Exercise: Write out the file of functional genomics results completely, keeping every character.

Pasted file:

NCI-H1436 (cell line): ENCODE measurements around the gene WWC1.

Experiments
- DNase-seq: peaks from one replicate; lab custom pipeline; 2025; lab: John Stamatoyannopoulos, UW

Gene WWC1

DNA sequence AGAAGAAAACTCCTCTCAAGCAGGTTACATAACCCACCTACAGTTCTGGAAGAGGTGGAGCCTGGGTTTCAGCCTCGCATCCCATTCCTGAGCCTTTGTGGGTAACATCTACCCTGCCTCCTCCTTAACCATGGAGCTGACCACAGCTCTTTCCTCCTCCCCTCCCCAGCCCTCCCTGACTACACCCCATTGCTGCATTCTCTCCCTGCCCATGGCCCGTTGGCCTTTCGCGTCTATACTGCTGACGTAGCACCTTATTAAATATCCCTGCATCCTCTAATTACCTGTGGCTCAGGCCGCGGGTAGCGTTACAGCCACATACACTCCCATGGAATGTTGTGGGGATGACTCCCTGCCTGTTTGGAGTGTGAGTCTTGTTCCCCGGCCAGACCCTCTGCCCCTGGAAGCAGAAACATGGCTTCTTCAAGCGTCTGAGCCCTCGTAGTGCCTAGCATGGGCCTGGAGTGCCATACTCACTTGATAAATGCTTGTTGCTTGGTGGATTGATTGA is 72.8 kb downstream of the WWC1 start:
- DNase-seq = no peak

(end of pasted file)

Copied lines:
NCI-H1436 (cell line): ENCODE measurements around the gene WWC1.

Experiments
- DNase-seq: peaks from one replicate; lab custom pipeline; 2025; lab: John Stamatoyannopoulos, UW

Gene WWC1

DNA sequence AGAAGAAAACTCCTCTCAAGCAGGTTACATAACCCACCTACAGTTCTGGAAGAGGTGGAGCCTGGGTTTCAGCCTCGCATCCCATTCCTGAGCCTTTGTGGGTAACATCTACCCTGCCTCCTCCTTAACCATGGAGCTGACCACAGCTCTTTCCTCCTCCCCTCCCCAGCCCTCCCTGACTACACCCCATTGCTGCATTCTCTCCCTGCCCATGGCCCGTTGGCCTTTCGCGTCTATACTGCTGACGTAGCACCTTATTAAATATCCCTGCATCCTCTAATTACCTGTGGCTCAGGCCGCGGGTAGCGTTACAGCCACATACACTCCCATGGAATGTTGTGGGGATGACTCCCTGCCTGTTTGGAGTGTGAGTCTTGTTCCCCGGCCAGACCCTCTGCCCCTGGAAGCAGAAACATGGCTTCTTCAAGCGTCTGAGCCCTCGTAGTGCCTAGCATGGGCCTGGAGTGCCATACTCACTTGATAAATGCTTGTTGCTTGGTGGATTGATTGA is 72.8 kb downstream of the WWC1 start:
- DNase-seq = no peak